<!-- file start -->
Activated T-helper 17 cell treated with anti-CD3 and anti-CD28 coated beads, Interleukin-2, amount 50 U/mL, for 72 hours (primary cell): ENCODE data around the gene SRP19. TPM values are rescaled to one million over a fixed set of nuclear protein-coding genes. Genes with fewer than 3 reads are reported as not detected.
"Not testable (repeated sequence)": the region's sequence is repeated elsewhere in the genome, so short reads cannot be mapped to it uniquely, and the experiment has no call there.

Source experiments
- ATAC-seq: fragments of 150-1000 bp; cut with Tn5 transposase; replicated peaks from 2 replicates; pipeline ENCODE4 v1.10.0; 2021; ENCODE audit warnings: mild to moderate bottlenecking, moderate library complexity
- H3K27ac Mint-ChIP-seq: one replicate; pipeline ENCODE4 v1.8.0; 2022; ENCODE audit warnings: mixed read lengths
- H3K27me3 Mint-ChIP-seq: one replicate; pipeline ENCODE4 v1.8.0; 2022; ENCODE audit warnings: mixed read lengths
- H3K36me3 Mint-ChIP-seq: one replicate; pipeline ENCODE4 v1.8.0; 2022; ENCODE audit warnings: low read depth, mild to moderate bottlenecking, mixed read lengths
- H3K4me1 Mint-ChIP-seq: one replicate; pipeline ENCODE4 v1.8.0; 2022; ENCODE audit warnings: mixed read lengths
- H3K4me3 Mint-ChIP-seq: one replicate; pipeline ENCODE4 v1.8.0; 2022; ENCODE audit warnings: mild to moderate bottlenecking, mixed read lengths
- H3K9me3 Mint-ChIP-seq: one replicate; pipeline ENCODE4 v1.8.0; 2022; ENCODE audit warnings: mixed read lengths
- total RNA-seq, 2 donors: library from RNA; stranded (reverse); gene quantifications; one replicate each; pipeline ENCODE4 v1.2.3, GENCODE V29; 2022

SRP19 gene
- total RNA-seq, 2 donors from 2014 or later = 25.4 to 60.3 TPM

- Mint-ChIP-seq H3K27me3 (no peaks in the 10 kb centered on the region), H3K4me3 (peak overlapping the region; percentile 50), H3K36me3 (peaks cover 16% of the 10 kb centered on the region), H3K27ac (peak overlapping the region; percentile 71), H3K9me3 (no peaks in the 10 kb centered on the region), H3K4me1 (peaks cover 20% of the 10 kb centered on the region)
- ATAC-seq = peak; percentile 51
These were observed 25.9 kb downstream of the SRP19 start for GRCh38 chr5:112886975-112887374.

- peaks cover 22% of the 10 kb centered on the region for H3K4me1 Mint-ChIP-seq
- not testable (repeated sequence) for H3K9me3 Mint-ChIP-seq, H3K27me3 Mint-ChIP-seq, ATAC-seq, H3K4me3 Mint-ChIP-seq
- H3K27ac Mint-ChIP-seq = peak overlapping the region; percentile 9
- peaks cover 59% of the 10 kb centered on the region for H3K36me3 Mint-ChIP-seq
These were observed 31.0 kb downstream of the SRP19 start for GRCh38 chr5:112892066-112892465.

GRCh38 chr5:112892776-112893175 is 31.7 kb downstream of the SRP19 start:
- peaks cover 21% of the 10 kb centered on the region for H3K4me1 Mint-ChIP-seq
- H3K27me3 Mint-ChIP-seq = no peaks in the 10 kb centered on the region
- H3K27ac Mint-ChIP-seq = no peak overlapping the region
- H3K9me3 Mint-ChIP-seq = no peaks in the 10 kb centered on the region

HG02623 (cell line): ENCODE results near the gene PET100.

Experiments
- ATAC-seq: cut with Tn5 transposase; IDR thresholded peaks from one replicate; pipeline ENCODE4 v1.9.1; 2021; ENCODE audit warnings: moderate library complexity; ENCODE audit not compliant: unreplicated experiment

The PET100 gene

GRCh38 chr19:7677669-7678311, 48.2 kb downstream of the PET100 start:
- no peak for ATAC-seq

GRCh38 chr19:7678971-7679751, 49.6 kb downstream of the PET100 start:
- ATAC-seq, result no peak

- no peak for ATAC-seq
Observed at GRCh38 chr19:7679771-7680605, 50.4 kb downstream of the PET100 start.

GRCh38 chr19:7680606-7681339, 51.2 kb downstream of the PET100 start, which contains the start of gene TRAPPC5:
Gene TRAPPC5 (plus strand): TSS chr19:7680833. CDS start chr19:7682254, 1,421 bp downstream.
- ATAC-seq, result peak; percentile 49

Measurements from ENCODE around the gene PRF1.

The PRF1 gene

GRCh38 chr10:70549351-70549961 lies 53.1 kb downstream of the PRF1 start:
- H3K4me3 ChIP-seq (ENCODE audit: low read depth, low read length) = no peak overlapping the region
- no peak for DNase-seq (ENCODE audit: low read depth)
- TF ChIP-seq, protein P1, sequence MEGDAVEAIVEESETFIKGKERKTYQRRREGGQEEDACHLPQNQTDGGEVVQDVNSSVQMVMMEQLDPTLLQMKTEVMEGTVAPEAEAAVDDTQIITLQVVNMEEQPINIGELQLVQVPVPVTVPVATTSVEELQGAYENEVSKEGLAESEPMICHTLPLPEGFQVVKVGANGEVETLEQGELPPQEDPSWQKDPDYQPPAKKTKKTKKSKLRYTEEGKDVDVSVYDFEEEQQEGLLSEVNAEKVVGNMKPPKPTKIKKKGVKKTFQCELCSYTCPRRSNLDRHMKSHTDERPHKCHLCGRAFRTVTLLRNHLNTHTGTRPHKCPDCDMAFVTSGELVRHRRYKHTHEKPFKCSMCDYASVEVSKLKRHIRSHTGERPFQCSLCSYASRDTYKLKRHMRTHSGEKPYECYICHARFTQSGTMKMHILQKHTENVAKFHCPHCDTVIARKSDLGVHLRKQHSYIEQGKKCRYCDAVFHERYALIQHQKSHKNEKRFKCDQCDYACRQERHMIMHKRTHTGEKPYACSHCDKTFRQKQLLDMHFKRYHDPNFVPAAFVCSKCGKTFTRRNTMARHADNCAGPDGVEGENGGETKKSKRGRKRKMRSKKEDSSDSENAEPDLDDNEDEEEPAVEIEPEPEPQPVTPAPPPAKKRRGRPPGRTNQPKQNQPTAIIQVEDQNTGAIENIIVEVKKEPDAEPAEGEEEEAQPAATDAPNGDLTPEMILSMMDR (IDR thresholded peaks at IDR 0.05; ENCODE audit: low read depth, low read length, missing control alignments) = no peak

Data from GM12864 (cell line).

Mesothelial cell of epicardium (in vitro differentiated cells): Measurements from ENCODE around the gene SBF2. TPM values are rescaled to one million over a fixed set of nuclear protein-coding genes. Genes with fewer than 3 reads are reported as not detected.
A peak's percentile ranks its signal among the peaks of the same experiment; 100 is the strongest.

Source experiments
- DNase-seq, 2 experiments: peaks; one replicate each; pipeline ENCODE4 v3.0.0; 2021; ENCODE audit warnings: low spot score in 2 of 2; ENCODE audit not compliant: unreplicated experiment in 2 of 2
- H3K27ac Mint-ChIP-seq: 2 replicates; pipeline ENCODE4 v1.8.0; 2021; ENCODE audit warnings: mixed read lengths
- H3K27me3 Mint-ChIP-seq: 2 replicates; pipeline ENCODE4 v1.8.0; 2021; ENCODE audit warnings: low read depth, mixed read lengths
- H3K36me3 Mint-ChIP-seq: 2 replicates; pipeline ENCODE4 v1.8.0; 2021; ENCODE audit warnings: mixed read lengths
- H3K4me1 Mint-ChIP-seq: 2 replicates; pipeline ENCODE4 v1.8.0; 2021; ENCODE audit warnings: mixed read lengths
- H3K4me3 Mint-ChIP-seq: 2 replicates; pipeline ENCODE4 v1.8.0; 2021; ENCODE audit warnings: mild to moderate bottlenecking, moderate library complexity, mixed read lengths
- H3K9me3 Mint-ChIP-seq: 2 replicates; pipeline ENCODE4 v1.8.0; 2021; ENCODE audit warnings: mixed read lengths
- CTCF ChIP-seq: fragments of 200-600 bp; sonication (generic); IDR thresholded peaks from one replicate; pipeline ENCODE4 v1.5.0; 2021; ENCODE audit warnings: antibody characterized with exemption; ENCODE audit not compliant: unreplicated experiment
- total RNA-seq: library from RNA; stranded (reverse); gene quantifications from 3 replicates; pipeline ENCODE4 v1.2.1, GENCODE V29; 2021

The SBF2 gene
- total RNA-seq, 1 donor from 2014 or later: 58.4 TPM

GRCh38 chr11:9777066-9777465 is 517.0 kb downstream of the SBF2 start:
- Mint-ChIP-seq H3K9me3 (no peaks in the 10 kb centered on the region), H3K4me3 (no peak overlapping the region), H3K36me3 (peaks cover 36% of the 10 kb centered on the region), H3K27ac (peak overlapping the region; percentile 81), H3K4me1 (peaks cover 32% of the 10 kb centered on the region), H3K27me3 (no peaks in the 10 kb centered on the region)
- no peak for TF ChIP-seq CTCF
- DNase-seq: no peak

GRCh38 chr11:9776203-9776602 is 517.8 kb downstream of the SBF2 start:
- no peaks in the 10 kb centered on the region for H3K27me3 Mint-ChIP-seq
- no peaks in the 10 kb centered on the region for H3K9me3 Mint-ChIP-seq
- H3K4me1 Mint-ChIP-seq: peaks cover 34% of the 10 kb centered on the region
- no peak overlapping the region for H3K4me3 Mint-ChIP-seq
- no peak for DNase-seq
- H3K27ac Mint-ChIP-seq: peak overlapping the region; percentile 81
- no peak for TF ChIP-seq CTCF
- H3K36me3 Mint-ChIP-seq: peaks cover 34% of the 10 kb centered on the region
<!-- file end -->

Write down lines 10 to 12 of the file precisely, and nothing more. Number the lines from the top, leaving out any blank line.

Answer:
- H3K9me3 Mint-ChIP-seq: one replicate; pipeline ENCODE4 v1.8.0; 2022; ENCODE audit warnings: mixed read lengths
- total RNA-seq, 2 donors: library from RNA; stranded (reverse); gene quantifications; one replicate each; pipeline ENCODE4 v1.2.3, GENCODE V29; 2022

SRP19 gene